10. I fear that some brethren think that a quick temper can never be overcome; but, brethren, it must be overcome. The reason why so many professors fall into that sin so often is that they do not believe that it is conquerable, and therefore they do not pray it down. Another person, perhaps, has a sluggish disposition, and he thinks, “I must always be so; it is my nature, and the flesh is weak.” It is true that the flesh is weak, but it is equally true that God is almighty; and it is not our own strength but divine strength that is to procure the deliverance of our soul from sluggishness, so we must cry mightily to the Lord for grace to overcome this or any other sin to which we are particularly prone. God has not put us into Canaan, and said to us, “You may spare some of those Amorites, and Perizzites, and Canaanites, and Hittites, and Girgashites, and Hivites, and Jebusites”; but his command to us is, “Kill them all, do not let one of them escape.” There must be no sin tolerated in any believer in Christ; and though you are not perfect, you must never say, “Up to this point, I am perfect; and that is as far as God can make me perfect.” Dear friends, do you believe in an infinitely powerful God? Do you believe that the Holy Spirit is able to work in you anything and everything that he wills to work? Then, brethren, do not stop short of the highest point that is attainable by mortal men, and seek to be “holy as God is holy.” Alas! some professors of religion are hardly even moral; their pretended Christianity is a stench even in the nostrils of worldlings, for they do not even conform to the common rules of ordinary decent society. But what true Christians long for, is to possess real holiness, to walk with God as Enoch did, to abide in Christ, to shun every false way, to have—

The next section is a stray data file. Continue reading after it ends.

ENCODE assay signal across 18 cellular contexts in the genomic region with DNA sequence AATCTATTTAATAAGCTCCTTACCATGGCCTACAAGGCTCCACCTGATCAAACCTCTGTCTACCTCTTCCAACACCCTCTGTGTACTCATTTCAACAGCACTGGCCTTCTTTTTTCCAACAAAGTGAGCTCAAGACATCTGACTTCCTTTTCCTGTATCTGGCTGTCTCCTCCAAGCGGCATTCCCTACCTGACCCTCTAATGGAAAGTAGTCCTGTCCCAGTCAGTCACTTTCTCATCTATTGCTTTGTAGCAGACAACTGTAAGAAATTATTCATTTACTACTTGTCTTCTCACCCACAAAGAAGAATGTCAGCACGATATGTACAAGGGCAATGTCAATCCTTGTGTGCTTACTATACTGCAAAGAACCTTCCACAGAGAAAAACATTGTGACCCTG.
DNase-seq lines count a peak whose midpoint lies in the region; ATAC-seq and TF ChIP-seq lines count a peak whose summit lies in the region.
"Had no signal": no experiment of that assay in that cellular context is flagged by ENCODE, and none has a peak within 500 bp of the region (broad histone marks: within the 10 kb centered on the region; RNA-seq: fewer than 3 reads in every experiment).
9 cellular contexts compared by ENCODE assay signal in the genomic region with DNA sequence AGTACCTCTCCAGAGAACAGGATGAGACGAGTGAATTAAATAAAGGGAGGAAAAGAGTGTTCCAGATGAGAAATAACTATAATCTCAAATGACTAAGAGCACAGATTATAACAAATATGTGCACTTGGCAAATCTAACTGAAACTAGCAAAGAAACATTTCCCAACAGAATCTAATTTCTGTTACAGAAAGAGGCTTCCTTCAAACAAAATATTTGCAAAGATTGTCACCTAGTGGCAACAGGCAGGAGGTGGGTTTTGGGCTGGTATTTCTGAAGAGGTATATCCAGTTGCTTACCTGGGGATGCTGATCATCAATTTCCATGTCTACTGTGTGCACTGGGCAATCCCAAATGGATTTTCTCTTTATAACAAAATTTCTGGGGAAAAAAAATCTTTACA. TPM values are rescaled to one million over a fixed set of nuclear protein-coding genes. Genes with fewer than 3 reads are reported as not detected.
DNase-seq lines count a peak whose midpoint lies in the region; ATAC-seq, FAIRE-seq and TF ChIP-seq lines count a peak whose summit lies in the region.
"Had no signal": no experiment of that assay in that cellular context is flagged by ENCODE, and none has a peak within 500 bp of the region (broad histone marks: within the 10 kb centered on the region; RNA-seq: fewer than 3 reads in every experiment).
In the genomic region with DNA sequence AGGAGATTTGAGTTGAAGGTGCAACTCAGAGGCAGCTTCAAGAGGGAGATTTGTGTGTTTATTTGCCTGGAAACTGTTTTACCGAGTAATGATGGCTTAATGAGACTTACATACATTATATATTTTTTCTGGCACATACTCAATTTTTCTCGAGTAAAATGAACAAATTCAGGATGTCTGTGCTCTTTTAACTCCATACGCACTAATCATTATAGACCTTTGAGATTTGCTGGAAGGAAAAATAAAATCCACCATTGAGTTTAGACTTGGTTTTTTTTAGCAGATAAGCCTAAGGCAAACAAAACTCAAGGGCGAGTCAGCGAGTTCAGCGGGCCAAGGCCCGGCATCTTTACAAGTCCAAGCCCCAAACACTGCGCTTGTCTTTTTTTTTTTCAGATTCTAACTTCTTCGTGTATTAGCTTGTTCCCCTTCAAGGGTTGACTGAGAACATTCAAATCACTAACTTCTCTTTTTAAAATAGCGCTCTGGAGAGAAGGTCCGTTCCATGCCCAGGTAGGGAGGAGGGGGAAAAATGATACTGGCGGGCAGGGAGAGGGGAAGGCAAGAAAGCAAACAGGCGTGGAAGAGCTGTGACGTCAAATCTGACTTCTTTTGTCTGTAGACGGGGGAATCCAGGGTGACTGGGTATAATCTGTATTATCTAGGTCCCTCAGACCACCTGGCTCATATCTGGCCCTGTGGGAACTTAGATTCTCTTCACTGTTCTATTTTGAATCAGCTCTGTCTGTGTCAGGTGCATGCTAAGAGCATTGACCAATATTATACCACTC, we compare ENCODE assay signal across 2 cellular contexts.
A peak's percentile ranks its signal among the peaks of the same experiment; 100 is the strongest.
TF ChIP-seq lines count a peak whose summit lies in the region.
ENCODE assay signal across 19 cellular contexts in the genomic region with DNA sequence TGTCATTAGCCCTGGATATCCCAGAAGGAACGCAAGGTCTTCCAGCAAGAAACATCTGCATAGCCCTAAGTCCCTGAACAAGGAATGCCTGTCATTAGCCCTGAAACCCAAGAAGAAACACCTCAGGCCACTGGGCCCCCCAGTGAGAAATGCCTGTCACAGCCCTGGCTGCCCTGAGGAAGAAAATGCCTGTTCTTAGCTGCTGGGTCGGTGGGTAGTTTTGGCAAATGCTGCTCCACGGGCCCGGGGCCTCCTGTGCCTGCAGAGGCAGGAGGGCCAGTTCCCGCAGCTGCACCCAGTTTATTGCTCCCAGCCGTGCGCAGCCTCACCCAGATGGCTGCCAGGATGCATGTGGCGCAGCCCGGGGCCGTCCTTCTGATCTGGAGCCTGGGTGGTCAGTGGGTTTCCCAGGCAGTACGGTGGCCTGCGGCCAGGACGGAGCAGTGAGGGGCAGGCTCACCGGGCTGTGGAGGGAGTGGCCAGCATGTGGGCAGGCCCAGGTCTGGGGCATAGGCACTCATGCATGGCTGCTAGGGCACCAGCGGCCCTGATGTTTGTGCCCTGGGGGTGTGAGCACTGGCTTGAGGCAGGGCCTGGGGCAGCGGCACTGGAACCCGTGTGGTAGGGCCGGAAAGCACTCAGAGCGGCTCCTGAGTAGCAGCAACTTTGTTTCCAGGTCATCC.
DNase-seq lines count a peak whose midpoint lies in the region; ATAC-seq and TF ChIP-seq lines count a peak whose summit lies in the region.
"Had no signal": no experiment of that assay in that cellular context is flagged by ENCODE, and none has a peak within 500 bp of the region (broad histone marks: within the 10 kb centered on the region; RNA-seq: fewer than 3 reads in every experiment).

“A heart from sin set free,”—


and a conscience tender as the apple of the eye. Oh, that we could all come up to this standard! And we can: it is possible; this is attainable, by the grace of God, through the effective working of the Holy Spirit. I again say that I do not think that absolute perfection can be reached here, but I cannot tell how near we can come to it. That I would like to prove by happy personal experience; and I beseech every brother and sister in Christ here to join with me in seeking to know how we may, even now, receive the salvation of our souls from the power of sin.